Inside the Parabellum is the hold-open. This device is mortised into the right (top above) side of the frame and is designed to be raised by the follower of the empty magazine to stop the slide from moving forward when the magazine is empty.  Above you can see the last two digits of the serial number (38) and the Eagle 6. 

Above Left: At the bottom of the frame, under the stock lug are two Eagle 6 proofs.  Only on the Simson produced Parabellum do you find these proofs. Above Right: Inside the grips are the last two digits of the serial number.

1927 Simson
Starting under the barrel is a four digit serial number in the three digit gauge number. On the side of the frame is again the four digit serial number and on the locking lever the last two digits "76" appear along with the Eagle 6 which also can be seen on the side plate. Above and to the right of the side plate the seer is numbered as along with the seer step. What a fantastically well-preserved gun.
In the above picture you can see the "exposed" four digit serial number, the exact caliber (gauge marking 8.82mm), and the 1st Military parts proof on the front trigger guard and on the locking bolt lever.  The barrel reveals the serial number and gauge markings while the frame has both the early Stage I & II proofs. On the right the matching magazine has the Eagle 6 proof while the bottom of the rear frame has two E/6 proofs plus Eagle 6 on the spline.
Simson Serial Numbering ran from 1 to below 600 on "1925" dated Simson  guns and below 700 for the "1926" dated guns. Simson Parabellum after serial number 700 were undated and bore two-line Simson toggle up to approximately 10,000 when the "S" Code toggle was introduced in 1934.  There are no records indicating the annual delivery of Lugers to the Reichswehr, however extrapolation would put production at around 1928-29.The Luger has the short sear and no sear safety; since Simson made no civilian weapons this was a military intended manufacturer.

 

The Simson Luger association was a by-product of the Treaty of Versailles. Then as the only producer of Lugers, Simson inherited (bought?) all the parts, dies and equipment of the Erfurt Arsenal after the First World War. Simson was reluctant when selected to be the only producer recognized to produce the Parabellum. Jeanette Simson (1847-1926) who was a senior partner of the firm, had lost her brother-in-law in the 1870 Franco-Prussian war was strongly opposed to the production of any instruments of war.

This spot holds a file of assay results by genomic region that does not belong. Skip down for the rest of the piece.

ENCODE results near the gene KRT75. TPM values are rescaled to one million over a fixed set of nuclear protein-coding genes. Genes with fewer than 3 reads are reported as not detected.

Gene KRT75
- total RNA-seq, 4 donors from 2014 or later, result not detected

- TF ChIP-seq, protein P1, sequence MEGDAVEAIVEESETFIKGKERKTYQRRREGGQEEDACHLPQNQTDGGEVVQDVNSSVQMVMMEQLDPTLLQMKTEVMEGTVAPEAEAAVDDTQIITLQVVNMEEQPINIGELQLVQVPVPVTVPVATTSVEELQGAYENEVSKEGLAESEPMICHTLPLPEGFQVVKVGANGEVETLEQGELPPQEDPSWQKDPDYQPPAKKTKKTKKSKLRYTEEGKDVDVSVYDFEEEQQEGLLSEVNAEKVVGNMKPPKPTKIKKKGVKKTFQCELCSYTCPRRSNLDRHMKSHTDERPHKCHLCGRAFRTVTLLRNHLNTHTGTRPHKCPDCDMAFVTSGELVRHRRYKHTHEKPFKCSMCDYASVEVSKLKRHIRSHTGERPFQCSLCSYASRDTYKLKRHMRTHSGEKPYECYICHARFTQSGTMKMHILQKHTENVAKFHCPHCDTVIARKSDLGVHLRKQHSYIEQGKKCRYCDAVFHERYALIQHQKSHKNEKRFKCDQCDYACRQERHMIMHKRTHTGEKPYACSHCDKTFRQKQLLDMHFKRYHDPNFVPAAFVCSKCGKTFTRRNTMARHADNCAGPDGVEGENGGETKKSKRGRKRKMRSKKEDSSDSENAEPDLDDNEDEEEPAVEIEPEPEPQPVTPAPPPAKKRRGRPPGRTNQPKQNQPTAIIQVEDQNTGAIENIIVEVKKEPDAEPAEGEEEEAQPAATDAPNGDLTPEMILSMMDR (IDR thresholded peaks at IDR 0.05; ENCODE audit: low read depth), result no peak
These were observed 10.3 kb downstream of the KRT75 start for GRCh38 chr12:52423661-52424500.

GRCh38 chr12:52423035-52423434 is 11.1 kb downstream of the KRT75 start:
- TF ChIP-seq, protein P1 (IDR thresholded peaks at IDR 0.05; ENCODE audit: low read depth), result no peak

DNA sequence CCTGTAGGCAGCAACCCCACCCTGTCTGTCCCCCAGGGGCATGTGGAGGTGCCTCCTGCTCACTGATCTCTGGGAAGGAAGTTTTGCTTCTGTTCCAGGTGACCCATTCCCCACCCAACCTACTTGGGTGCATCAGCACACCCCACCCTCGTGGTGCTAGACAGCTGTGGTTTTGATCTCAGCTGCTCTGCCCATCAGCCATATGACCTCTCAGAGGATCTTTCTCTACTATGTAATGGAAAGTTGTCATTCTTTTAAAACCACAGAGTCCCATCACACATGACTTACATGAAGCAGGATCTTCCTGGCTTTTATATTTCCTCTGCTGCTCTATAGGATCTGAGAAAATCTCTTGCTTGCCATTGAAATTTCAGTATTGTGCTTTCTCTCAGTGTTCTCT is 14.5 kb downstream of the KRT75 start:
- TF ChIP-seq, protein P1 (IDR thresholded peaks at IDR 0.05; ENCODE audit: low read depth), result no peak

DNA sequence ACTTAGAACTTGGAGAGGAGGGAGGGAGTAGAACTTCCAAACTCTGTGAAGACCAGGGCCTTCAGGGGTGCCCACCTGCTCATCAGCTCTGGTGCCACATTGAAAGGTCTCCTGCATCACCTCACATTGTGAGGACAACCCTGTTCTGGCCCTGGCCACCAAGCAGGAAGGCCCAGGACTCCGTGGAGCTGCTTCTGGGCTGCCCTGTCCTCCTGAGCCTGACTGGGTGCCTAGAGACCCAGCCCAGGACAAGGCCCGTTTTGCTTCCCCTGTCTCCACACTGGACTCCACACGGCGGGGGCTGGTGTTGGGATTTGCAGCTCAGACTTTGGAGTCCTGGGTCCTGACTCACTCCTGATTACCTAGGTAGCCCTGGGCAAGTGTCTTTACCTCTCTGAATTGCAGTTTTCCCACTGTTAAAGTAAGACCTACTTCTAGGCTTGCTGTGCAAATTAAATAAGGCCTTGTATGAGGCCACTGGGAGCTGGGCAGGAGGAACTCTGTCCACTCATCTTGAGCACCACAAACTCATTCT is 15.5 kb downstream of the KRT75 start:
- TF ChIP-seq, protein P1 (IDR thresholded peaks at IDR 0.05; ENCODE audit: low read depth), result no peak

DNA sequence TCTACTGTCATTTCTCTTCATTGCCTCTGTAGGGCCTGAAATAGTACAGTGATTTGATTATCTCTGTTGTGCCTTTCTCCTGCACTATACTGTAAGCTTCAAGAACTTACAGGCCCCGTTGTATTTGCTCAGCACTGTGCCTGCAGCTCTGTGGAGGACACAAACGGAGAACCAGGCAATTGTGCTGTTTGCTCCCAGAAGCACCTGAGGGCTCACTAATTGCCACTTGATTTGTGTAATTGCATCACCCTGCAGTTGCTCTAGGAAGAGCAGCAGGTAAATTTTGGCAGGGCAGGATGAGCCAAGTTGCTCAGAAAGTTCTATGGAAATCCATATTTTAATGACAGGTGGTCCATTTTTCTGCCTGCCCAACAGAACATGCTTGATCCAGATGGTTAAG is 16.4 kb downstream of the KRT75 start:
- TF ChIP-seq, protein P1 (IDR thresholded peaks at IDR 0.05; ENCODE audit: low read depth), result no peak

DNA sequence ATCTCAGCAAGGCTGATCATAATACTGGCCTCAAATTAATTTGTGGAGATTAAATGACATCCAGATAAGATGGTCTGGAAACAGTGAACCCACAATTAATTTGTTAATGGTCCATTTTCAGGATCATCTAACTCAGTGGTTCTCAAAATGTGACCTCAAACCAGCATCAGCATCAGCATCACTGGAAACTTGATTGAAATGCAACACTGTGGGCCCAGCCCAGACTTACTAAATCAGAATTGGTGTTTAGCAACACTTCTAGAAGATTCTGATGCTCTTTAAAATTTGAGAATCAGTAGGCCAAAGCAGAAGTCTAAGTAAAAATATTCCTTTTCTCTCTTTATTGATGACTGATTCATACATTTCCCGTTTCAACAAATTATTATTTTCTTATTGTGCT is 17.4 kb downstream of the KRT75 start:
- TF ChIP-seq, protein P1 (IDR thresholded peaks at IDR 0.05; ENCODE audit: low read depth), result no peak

The Simson early contract ran from 1923 to be renewed annually which mostly covered the re-work of military pistols, The 1925 contract with the Reichswehrministerium (Rw.M) 1934 ending with the "S" marked toggle code.  There were only approximately 12,000 Simson P-08's produced on this contract with the numbering beginning in 1925 with 1 to approximately 2000a.

Above Left: On the 2nd toggle is the Eagle 6 proof. On the top of the thumb safety is the last two digits of the serial number and [Above Right] on the bottom of the thumb safety is the Eagle 6 proof. .

Close up of the left proofs. One can spend hours finding every detailed part proofed. Here we can see the breach block with the last two numbers of the serial number plus the Weimar Dove of Peace, from the first toggle link is the Simpson logo with the last two digits of the serial number and on the second toggle link one can see the Eagle 6 proof marked in the last two digits of the serial number on the rear of the toggle.
Again the top of the rear toggle there is the Eagle 6 and on the first toggle one can see the Simpson logo with the last two digits of the serial number. The breach block has additional Eagle six forward of the retaining pin.

There are no records indicating the annual delivery of Lugers to the Reichswehr, however extrapolation would put production at around 1928-29.  Little signs do pop up; above is the firing pin but it is not vented telling us that it was produced before 1933.

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When Adolph Hitler became Chancellor of Germany on January 30, 1933 the Suhl manufacturers led by Fritz Walther brought to the German Government the accusation that Simson was profiteering from its advantage as the sole producer of the Luger.  While Simson won in the Court of Audit it was then alleged that they were bribing government officials. In 1934 HwaA transferred the contract from Simson to Mauser. In 1933-34 the company was forced to convert to a limited partnership "Berlin-Suhler Waffen und Fahreugwerke, Simson & Co", with government trustees having a final say in the business. Simson & Mayers were prepared to refute this but a considerable bond was required which they jumped to Switzerland in 1936 and came to the US.

 

The small proofs follow the pattern of the early Erfurt and the 1910 order for proof marks. It is difficult to date the Simson since the production records have not revealed themselves.